Former MVPs wonder why Kenesaw Mountain Landis’ name is on the trophy
Something still bothers Barry Larkin about his most valuable-p\layer award.
The other name engraved on the trophy: Kenesaw Mountain Landis.
“Why is it on there?” said Larkin, the Black shortstop voted National League MVP in 1995 with the Cincinnati Reds.
“I was always aware of his name and what that meant to slowing the color line in Major League Baseball, of the racial injustice and inequality that Black players had to go through,” the Hall of Famer said this week.
Hired in 1920 as the sport’s first commissioner to help clean up rampant gambling, Landis and his legacy are “always a complicated story” that includes “documented racism,” official MLB historian John Thorn said.
This much is true, in black and white: No Black players in the majors during his quarter-century tenure. Jackie Robinson broke the barrier in April 1947, about 2 1/2 years after Landis died.
But there he is, prominently displayed on every American League and NL MVP plaque since 1944 — Kenesaw Mountain Landis Memorial Baseball Award, in shiny, gold letters literally twice as big as those of the winner.
As Ryan Braun prepared to leave his Malibu home Monday to return to Milwaukee for the restart of team training, he wasn’t sure how long he would be gone.
With a sizable imprint of Landis’ face too.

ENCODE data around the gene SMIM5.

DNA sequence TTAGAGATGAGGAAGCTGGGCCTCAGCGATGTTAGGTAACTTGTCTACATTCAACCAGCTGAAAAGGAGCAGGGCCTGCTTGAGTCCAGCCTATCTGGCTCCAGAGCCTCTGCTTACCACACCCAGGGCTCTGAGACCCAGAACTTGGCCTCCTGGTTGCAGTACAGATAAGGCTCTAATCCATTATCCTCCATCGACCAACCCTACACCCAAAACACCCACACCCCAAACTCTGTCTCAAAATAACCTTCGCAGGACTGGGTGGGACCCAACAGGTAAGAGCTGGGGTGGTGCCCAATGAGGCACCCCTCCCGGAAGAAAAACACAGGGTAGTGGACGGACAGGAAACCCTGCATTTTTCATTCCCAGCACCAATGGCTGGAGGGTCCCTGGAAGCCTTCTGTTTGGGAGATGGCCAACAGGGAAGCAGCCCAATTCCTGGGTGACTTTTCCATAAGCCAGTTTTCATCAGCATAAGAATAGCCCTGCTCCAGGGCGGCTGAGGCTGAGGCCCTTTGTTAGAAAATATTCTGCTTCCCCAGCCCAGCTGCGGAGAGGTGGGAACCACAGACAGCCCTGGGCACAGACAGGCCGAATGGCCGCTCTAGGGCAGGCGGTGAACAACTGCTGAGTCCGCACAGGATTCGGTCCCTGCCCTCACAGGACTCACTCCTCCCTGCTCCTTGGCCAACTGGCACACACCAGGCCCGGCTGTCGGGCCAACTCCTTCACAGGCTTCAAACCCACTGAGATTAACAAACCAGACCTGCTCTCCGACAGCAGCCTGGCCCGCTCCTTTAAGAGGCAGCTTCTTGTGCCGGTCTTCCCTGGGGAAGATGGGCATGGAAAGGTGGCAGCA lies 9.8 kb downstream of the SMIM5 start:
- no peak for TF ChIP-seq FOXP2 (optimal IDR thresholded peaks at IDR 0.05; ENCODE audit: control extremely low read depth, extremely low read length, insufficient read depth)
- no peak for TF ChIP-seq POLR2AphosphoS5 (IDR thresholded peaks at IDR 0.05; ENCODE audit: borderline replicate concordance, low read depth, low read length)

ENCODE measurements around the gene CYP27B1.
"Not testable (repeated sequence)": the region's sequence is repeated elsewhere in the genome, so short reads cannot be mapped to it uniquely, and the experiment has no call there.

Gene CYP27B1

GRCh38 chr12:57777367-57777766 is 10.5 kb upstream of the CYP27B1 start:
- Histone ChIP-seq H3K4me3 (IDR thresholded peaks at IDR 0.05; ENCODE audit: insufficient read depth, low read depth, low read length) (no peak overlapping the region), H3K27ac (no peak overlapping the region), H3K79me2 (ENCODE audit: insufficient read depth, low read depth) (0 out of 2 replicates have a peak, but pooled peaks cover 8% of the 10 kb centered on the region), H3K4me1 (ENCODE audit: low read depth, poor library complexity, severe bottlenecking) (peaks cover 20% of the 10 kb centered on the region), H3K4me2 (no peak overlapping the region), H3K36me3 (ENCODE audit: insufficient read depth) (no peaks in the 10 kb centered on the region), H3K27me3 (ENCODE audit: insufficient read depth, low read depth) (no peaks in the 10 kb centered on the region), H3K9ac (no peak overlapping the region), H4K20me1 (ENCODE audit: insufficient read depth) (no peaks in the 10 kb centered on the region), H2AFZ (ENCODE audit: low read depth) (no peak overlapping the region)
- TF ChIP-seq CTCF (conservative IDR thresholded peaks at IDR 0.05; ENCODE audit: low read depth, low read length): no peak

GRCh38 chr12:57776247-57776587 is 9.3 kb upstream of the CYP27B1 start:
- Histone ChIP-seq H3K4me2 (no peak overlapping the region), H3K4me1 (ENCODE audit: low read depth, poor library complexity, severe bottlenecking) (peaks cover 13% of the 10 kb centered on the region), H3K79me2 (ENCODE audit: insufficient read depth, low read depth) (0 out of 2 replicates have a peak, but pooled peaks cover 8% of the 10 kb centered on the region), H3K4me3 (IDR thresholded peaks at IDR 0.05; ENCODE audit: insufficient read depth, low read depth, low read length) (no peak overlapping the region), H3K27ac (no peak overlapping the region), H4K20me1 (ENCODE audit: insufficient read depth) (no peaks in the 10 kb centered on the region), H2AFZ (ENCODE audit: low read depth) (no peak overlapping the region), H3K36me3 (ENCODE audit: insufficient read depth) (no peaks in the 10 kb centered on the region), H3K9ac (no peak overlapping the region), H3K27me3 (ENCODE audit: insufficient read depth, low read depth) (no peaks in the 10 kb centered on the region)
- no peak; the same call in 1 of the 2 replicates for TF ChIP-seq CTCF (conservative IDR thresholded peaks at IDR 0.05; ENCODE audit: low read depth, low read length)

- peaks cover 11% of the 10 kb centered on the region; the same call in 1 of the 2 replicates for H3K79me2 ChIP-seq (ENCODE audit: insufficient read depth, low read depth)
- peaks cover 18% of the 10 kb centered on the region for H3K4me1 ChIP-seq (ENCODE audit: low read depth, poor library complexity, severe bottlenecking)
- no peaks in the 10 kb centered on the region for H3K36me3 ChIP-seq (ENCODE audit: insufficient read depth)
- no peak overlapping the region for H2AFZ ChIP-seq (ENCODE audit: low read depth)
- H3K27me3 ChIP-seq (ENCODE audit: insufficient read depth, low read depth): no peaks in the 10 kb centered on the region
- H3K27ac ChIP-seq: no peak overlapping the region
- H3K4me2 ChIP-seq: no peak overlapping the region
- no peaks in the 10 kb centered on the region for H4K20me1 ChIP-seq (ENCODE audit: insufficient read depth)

“If you’re looking to expose individuals in baseball’s history who promoted racism by continuing to close baseball’s doors to men of color, Kenesaw Landis would be a candidate,” three-time NL MVP Mike Schmidt of Philadelphia said.
Added 1991 NL MVP Terry Pendleton of Atlanta, who is Black: “This is 2020 now and things have changed all around the world. It can change for the better. Statues are coming down, people are looking at monuments and memorials,” he said. “We need to get to the bottom of things, to do what’s right. Yes, maybe it is time to change the name.”
During the 1944 World Series, the Baseball Writers’ Assn. of America voted to add Landis’ name to the plaque as “an acknowledgement of his relationship with the writers,” longtime BBWAA secretary-treasuer Jack O’Connell said.
A month later, Landis died at 78. He soon was elected to the Hall of Fame.
“Landis is who he is. He was who he was,” Thorn said. “I absolutely support the movement to remove Confederate monuments, and Landis was pretty damn near Confederate.”
Landis broke up exhibitions between Black and white All-Star teams. He invited a group of Black newspaper publishers to address owners in what became a cordial but totally fruitless presentation.
Toward the end of his tenure, he told owners they were free to sign Black players. But there is no evidence he pushed for baseball integration, either, as the status quo of segregation remained.
“If you have the Jackie Robinson Award and the Kenesaw Mountain Landis Award, you are at diametrically opposed poles,” Thorn said. “And it does represent a conundrum.”
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